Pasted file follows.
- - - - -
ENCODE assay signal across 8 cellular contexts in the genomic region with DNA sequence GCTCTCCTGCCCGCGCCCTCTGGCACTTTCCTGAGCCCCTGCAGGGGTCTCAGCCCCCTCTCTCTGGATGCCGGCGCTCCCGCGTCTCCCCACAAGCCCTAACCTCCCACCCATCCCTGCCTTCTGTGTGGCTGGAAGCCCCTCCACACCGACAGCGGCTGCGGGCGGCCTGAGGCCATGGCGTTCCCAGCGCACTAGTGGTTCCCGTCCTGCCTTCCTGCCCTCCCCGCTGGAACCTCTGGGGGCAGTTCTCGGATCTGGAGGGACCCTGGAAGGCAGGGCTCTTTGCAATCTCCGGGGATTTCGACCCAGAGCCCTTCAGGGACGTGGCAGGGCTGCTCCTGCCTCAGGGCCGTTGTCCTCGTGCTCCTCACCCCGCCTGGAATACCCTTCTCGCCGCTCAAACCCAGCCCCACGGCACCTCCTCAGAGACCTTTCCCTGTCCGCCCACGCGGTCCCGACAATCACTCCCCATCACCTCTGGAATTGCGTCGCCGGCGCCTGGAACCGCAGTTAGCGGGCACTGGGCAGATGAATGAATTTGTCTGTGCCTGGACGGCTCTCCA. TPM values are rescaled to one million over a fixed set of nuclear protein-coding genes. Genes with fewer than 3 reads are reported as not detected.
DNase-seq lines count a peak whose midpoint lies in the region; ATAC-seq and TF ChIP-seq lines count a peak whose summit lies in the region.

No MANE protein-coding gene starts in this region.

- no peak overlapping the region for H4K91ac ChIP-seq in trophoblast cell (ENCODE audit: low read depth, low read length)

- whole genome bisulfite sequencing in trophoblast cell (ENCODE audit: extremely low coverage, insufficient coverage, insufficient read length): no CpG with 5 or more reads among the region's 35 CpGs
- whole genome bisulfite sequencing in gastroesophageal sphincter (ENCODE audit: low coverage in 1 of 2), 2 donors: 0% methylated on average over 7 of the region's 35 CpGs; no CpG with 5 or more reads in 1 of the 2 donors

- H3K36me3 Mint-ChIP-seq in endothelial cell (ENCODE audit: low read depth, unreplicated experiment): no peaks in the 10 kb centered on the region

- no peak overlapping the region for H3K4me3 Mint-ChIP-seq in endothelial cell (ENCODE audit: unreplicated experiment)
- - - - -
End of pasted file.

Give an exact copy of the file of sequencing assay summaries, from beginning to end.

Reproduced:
ENCODE assay signal across 8 cellular contexts in the genomic region with DNA sequence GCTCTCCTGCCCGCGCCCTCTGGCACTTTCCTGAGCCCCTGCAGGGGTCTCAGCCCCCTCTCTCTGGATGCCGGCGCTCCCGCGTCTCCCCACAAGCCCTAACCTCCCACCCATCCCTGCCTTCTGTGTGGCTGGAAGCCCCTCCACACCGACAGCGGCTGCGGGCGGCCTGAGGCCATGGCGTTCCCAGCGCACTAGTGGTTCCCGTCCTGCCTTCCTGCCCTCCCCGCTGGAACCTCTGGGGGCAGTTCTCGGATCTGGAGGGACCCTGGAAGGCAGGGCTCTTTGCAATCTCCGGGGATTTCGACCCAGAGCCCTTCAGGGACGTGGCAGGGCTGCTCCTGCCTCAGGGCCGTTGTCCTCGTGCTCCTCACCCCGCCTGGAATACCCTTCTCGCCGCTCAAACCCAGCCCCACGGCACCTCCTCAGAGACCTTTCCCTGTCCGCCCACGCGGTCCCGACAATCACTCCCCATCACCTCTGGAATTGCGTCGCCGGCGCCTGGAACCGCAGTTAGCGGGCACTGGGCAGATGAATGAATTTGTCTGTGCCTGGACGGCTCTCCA. TPM values are rescaled to one million over a fixed set of nuclear protein-coding genes. Genes with fewer than 3 reads are reported as not detected.
DNase-seq lines count a peak whose midpoint lies in the region; ATAC-seq and TF ChIP-seq lines count a peak whose summit lies in the region.

No MANE protein-coding gene starts in this region.

- no peak overlapping the region for H4K91ac ChIP-seq in trophoblast cell (ENCODE audit: low read depth, low read length)

- whole genome bisulfite sequencing in trophoblast cell (ENCODE audit: extremely low coverage, insufficient coverage, insufficient read length): no CpG with 5 or more reads among the region's 35 CpGs
- whole genome bisulfite sequencing in gastroesophageal sphincter (ENCODE audit: low coverage in 1 of 2), 2 donors: 0% methylated on average over 7 of the region's 35 CpGs; no CpG with 5 or more reads in 1 of the 2 donors

- H3K36me3 Mint-ChIP-seq in endothelial cell (ENCODE audit: low read depth, unreplicated experiment): no peaks in the 10 kb centered on the region

- no peak overlapping the region for H3K4me3 Mint-ChIP-seq in endothelial cell (ENCODE audit: unreplicated experiment)